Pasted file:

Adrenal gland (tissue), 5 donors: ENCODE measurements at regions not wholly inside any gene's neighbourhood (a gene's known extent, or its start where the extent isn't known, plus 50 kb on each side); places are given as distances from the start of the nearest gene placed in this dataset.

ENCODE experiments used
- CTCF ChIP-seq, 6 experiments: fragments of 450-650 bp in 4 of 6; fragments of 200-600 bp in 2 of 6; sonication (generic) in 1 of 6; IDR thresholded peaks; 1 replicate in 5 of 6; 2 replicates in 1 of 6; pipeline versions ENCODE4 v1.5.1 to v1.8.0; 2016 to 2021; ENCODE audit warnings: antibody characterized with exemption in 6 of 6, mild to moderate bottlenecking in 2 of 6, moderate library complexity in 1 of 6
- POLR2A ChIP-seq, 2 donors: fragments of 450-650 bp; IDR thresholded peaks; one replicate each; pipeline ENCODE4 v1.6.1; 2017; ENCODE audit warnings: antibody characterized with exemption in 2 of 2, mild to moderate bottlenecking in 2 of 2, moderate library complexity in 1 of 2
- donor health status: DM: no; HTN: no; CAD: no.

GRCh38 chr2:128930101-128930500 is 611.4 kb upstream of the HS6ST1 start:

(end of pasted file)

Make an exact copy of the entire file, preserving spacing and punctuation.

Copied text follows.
Adrenal gland (tissue), 5 donors: ENCODE measurements at regions not wholly inside any gene's neighbourhood (a gene's known extent, or its start where the extent isn't known, plus 50 kb on each side); places are given as distances from the start of the nearest gene placed in this dataset.

ENCODE experiments used
- CTCF ChIP-seq, 6 experiments: fragments of 450-650 bp in 4 of 6; fragments of 200-600 bp in 2 of 6; sonication (generic) in 1 of 6; IDR thresholded peaks; 1 replicate in 5 of 6; 2 replicates in 1 of 6; pipeline versions ENCODE4 v1.5.1 to v1.8.0; 2016 to 2021; ENCODE audit warnings: antibody characterized with exemption in 6 of 6, mild to moderate bottlenecking in 2 of 6, moderate library complexity in 1 of 6
- POLR2A ChIP-seq, 2 donors: fragments of 450-650 bp; IDR thresholded peaks; one replicate each; pipeline ENCODE4 v1.6.1; 2017; ENCODE audit warnings: antibody characterized with exemption in 2 of 2, mild to moderate bottlenecking in 2 of 2, moderate library complexity in 1 of 2
- donor health status: DM: no; HTN: no; CAD: no.

GRCh38 chr2:128930101-128930500 is 611.4 kb upstream of the HS6ST1 start: